He does so with honesty. When he speaks, he speaks not just for him or his hurling and football teammates – he speaks for the children of the area, the schools, the teachers, the old folks, the camogie team, the mothers and fathers. He speaks for Slaughtneil.

They are more than a GAA club. Their GAA club is a community. Their community is a way of life.

“Definitely I’d put it down to something large,” McKaigue said at the AIB GAA Provincial Club Finals Media Day. 

“If you go to Slaughtneil, there are so many different schemes and projects going on for the last number of decades.”

Just think of the community the youngsters of Slaughtneil are being born into. They see men like McKaigue. They see the joy the GAA club brings to the area.

They see the lifestyle these heroes lead and they just want to follow them. They see this Irish culture. You better believe they want to keep it going.

“You would see that in our young people nowadays. They’re just driven to play Gaelic Games, they’re very aware of their heritage, they’re very aware of what Slaughtneil represents and when you have that, you can create a good culture,” the distinguished centre back said.

“And I don’t care what anybody says, if you don’t have a strong culture in a team or a community, you’re going nowhere. That’s one thing Slaughtneil doesn’t lack.

“We’ve really honed in on the area of promoting Irish culture, Irish language. We’ve our own Irish primary school, there’s an Irish secondary school just formed about five or six miles up the road. So all them things have really helped because: 1) there are jobs which means people aren’t emigrating. We’re hanging on to all our players and: 2) we don’t have any other sports to actually compete with.”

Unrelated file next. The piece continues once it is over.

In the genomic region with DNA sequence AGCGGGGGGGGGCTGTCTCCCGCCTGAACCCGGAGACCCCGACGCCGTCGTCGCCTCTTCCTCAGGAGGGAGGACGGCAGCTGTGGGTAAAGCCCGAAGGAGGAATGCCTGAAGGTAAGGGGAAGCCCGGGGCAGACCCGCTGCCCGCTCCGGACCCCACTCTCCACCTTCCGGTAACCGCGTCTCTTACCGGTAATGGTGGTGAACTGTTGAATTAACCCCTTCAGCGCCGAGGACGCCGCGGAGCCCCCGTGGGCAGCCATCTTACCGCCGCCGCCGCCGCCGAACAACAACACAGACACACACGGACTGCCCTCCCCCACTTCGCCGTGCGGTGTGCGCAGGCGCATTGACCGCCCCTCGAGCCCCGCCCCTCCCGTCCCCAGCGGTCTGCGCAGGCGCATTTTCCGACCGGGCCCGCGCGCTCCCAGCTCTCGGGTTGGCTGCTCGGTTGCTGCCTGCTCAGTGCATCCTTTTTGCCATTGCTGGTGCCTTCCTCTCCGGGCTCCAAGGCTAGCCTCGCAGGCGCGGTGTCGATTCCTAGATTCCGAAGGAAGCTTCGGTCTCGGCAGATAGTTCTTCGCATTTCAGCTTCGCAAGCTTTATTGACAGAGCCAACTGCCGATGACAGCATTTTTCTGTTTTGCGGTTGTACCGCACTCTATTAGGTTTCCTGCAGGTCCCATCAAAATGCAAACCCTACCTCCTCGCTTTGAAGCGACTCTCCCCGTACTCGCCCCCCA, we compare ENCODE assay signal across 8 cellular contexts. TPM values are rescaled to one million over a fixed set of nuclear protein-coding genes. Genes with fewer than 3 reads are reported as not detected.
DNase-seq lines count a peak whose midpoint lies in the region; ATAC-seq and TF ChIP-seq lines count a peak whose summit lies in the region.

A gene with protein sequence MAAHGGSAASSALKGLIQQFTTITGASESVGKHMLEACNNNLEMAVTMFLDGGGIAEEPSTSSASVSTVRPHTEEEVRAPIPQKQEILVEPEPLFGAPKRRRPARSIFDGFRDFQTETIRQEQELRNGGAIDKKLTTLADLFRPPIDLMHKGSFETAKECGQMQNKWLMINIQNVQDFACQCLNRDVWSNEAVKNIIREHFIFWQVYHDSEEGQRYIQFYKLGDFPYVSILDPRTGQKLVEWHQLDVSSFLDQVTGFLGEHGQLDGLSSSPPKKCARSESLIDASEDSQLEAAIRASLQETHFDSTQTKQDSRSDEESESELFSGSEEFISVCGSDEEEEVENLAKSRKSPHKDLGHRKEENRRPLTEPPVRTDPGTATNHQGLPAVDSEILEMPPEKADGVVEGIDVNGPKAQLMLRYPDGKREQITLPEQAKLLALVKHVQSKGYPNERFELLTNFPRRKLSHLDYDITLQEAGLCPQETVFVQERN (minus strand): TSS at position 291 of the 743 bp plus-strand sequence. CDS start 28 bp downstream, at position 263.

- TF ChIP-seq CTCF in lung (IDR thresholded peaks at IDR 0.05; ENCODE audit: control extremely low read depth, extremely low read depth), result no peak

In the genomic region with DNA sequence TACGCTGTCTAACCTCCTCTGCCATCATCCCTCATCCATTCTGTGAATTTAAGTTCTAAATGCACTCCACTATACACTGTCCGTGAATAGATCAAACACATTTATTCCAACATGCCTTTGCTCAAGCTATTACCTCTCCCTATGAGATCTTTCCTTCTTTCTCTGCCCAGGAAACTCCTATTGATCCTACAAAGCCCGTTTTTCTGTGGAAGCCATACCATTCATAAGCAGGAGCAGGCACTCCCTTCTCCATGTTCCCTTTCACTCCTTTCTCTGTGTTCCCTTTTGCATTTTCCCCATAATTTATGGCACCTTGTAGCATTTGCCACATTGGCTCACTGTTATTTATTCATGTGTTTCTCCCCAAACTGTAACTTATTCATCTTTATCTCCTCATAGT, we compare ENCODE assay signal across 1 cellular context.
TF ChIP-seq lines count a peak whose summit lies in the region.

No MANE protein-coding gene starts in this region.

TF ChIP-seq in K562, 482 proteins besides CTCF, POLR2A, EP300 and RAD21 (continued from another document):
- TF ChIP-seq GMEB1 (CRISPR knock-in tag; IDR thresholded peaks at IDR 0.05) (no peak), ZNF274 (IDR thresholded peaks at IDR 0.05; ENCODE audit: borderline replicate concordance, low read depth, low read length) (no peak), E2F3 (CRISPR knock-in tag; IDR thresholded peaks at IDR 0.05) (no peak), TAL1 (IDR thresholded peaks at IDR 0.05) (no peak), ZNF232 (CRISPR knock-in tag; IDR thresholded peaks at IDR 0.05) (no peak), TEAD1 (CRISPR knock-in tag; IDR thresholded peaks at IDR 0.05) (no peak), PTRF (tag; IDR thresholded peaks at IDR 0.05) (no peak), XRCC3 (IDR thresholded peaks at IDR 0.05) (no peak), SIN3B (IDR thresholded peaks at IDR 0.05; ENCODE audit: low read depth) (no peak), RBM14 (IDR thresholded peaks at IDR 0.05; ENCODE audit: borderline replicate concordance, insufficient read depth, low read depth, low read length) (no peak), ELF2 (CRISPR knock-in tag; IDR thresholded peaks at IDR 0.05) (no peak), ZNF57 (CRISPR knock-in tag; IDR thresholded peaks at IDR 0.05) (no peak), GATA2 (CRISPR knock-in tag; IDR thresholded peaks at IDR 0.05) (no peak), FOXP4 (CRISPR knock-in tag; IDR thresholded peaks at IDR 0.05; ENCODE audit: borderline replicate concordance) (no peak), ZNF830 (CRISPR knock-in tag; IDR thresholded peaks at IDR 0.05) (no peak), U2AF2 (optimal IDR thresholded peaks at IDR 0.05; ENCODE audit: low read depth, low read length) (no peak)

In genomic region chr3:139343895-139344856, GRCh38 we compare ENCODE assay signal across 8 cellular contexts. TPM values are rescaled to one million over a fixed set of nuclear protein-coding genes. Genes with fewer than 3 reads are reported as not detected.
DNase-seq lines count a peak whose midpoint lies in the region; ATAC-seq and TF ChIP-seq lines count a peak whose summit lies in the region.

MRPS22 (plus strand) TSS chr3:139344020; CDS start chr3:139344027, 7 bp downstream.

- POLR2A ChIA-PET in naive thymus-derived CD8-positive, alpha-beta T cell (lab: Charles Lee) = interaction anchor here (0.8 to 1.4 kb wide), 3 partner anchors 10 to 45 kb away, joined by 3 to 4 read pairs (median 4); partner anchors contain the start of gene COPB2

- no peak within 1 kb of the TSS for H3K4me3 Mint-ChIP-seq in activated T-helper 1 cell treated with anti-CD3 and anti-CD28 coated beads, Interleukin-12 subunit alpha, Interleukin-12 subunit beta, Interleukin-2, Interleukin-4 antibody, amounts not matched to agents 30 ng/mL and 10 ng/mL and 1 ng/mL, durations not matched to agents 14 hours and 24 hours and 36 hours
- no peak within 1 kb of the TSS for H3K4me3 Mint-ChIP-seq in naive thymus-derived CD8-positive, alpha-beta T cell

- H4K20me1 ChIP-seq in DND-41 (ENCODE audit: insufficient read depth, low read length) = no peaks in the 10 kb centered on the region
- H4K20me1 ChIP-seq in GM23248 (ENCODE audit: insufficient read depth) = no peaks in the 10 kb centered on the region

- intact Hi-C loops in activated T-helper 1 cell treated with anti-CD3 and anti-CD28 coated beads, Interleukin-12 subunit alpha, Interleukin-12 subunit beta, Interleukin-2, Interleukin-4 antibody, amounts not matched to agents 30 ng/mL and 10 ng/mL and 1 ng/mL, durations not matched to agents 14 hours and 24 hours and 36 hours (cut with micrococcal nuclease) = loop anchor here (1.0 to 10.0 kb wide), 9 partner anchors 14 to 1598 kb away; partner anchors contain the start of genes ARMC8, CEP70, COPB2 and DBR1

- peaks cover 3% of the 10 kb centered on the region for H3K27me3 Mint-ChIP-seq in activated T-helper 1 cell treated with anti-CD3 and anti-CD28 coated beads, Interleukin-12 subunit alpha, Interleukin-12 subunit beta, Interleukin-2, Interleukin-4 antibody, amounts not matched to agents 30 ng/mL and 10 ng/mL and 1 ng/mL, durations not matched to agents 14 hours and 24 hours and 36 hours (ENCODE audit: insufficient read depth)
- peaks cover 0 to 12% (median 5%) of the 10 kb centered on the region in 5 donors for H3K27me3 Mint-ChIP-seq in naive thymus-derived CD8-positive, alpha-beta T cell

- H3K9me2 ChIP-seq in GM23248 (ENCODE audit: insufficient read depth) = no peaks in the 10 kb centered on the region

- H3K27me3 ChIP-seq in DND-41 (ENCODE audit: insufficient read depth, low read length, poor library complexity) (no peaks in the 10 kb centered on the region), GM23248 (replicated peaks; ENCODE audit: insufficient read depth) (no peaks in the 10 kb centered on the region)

This unity hasn’t spawned because of success. This success has spawned because of constant unity. Let’s not forget, Robert Emmets Slaughtneil won their first ever county senior football title in 2004 – 51 years after it came into being.

“It’s not just the en vogue thing at the minute. Slaughtneil was formed in 1953 and for a lot of years, there wasn’t any success, but our games were always well-attended – hurling, football and camogie.

“There was always the support for them whether they were a successful team or an unsuccessful team. That’s the barometer. There’s no point just going out to support teams if they’re winning. That’s not what we’re about as a club or as a community.